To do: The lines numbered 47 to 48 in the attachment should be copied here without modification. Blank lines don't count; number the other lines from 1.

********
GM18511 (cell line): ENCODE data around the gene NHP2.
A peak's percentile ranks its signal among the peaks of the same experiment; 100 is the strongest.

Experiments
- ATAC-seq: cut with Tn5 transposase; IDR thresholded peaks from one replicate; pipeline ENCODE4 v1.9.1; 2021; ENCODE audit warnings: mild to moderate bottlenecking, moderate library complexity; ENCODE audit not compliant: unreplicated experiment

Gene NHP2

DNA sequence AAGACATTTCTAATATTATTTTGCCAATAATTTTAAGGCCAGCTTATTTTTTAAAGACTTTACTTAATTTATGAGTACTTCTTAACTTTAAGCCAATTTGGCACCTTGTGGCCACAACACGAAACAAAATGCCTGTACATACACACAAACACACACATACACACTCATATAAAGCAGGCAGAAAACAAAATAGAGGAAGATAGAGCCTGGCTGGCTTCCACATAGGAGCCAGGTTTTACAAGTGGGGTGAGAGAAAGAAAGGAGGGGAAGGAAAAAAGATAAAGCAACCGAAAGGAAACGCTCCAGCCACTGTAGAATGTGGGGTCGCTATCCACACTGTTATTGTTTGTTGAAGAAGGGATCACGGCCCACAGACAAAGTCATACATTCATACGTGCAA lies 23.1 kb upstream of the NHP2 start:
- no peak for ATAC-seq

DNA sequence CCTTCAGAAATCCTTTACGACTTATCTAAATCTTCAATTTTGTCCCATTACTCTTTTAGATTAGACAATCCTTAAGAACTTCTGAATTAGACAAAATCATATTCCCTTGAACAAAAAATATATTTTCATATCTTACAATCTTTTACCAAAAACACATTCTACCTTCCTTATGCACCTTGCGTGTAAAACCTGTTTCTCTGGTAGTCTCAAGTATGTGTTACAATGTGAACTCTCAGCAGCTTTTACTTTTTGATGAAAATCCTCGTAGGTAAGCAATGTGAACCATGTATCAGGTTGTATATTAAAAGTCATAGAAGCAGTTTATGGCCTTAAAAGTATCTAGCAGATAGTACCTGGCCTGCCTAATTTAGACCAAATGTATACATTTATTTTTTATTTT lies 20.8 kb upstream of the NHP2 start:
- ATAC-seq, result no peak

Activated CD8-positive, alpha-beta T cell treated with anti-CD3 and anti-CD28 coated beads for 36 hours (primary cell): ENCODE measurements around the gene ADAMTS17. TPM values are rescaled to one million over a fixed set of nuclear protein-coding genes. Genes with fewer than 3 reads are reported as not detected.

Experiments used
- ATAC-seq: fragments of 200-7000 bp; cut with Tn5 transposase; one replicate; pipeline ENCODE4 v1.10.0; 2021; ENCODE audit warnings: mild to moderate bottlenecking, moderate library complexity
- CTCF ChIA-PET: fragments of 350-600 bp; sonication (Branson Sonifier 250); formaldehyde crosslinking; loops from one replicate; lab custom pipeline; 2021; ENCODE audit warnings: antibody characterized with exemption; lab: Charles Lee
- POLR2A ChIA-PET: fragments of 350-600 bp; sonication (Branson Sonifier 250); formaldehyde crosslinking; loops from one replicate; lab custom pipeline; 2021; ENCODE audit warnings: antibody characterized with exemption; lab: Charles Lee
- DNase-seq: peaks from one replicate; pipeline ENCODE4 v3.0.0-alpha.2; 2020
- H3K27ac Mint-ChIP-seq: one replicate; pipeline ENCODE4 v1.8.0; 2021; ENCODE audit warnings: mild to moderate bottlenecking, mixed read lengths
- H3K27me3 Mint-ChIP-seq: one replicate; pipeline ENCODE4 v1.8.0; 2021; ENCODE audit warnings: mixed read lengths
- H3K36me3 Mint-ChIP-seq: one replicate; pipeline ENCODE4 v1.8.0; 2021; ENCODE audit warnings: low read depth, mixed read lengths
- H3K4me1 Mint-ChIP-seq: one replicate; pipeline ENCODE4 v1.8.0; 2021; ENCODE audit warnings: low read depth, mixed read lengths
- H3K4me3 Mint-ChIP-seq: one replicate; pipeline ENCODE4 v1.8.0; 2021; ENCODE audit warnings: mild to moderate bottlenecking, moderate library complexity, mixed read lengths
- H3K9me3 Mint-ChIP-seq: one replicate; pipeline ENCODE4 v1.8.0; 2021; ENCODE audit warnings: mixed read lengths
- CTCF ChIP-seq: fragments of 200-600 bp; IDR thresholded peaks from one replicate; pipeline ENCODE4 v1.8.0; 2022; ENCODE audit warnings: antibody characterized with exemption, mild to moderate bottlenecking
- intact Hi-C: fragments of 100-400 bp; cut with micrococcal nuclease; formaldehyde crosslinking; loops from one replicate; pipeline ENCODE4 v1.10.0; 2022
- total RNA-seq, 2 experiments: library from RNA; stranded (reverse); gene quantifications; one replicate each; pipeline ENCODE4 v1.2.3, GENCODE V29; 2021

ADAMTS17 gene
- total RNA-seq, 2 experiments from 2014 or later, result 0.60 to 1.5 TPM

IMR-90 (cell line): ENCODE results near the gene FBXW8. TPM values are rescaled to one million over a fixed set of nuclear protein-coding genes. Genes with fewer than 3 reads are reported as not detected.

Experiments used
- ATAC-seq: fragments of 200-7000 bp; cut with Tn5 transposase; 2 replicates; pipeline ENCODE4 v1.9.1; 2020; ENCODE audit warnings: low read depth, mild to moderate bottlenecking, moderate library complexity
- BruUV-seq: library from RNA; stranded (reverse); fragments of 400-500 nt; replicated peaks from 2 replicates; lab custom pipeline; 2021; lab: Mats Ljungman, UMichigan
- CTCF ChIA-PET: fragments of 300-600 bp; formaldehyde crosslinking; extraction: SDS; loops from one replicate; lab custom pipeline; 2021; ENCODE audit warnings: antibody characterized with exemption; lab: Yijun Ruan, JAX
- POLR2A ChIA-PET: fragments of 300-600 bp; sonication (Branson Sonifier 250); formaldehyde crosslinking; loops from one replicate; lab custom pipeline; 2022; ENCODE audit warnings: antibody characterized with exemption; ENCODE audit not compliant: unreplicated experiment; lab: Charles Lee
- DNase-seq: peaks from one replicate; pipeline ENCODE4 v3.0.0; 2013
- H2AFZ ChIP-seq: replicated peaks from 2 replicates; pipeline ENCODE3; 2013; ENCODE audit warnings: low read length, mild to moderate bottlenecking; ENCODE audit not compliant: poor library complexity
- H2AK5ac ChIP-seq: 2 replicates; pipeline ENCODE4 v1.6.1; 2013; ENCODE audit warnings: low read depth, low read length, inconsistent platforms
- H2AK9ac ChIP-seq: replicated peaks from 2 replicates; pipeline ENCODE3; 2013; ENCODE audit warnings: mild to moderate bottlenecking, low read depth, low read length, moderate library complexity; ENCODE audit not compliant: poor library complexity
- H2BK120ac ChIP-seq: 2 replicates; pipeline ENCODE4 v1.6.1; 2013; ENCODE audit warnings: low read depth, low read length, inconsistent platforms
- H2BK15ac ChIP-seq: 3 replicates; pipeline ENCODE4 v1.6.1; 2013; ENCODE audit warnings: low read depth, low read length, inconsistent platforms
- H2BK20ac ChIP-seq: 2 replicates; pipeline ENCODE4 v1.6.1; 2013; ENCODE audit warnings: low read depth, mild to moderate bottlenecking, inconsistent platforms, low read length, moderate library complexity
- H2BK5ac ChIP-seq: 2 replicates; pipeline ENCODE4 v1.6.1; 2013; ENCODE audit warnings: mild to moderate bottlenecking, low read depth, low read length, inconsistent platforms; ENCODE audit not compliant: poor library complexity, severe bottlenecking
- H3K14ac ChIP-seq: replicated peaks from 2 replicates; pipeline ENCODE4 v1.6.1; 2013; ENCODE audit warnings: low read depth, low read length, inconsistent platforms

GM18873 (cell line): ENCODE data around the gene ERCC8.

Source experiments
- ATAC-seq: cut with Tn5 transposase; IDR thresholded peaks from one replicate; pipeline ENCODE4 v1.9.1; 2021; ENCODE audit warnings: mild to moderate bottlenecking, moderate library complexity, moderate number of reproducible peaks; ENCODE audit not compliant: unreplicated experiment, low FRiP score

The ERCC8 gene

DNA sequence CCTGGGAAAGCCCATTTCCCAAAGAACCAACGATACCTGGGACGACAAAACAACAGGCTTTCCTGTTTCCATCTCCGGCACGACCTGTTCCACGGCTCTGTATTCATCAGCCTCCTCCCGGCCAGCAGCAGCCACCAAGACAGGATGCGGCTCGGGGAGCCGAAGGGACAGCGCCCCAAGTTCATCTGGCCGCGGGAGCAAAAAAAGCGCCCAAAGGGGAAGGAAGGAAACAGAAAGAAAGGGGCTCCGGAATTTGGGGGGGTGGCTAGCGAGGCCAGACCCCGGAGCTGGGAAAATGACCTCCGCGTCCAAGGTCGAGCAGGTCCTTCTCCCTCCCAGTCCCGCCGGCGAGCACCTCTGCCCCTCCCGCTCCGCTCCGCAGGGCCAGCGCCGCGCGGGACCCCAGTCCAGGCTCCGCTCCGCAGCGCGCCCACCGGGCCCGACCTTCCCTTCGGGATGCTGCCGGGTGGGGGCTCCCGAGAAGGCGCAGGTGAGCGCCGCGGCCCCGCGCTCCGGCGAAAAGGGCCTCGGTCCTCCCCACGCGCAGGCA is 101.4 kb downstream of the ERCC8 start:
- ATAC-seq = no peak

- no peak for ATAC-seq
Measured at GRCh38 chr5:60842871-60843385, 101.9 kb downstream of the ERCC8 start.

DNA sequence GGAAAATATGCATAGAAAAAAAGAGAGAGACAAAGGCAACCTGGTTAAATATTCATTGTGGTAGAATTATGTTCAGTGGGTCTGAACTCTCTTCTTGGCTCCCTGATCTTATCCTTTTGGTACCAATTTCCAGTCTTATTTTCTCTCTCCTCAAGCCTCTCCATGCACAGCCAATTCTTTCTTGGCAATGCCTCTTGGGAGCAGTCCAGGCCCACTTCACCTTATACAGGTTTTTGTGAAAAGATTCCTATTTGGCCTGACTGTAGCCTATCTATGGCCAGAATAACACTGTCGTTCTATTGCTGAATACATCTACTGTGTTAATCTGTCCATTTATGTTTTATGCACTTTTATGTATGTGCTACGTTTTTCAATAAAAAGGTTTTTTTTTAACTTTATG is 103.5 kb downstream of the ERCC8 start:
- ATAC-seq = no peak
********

- ATAC-seq = no peak

- no peak for ATAC-seq